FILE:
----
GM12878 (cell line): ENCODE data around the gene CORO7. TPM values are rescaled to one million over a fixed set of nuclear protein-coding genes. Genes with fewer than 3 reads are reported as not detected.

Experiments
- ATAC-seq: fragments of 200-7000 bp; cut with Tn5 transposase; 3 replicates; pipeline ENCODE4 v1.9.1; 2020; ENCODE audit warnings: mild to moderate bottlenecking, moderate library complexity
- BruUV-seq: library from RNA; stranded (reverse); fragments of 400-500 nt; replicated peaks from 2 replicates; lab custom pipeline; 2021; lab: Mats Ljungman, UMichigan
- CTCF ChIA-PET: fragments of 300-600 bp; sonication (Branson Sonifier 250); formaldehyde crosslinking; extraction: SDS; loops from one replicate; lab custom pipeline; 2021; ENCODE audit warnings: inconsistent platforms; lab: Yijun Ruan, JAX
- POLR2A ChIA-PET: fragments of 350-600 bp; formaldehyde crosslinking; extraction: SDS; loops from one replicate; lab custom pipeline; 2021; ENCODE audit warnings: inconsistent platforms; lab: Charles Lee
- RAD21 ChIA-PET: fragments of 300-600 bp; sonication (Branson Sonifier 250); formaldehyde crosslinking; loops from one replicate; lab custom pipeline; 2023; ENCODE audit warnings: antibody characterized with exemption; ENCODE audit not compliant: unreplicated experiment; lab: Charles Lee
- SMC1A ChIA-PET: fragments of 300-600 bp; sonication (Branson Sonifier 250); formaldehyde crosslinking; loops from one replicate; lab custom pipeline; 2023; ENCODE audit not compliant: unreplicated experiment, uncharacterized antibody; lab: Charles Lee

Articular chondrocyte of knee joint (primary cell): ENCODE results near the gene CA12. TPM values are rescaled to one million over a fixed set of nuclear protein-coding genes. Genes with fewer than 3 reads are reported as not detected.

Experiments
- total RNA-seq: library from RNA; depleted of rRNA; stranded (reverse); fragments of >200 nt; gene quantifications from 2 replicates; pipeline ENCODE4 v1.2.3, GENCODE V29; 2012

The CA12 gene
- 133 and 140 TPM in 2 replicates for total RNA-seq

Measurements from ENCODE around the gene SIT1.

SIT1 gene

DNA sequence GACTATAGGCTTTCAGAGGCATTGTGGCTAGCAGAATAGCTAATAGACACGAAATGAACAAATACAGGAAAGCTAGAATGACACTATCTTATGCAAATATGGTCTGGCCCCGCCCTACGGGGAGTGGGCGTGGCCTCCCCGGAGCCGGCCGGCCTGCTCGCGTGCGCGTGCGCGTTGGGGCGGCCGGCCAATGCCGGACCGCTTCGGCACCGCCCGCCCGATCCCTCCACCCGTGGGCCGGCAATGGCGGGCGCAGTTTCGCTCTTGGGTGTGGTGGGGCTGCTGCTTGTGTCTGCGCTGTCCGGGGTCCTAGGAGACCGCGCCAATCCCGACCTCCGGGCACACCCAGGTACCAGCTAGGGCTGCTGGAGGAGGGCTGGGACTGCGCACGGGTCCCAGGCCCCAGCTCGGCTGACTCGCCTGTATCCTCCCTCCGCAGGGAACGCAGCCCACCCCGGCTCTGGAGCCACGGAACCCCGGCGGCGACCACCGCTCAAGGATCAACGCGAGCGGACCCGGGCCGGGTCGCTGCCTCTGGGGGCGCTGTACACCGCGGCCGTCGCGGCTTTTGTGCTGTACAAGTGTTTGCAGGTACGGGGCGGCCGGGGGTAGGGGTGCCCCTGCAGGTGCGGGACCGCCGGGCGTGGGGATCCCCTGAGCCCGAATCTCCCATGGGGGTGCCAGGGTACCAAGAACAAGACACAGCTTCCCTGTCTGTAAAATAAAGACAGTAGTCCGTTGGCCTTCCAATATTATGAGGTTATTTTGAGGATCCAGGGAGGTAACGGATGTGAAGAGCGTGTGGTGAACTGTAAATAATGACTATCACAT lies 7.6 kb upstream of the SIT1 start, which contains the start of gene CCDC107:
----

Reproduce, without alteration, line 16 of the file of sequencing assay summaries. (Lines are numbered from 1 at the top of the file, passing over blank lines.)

DNA sequence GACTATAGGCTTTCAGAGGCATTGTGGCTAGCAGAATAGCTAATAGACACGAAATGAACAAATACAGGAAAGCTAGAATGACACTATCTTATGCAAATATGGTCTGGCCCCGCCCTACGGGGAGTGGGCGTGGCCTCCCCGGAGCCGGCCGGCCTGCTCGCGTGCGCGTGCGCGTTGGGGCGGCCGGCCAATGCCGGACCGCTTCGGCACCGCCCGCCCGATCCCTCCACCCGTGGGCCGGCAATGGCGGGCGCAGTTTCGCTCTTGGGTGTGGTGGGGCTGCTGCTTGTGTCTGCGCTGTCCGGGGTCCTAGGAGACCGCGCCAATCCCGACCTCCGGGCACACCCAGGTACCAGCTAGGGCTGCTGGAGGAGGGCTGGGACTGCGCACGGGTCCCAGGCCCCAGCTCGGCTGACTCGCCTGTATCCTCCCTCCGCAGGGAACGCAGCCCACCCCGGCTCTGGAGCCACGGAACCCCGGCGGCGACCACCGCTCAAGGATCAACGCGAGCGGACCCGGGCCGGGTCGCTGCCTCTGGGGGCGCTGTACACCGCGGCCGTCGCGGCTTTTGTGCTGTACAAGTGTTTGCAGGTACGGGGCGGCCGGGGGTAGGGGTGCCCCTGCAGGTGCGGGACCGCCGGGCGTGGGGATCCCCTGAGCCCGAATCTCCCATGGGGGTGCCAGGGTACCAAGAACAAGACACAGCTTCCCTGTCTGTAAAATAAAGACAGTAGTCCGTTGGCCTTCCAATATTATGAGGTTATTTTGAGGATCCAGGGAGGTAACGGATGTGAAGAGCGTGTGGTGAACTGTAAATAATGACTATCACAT lies 7.6 kb upstream of the SIT1 start, which contains the start of gene CCDC107: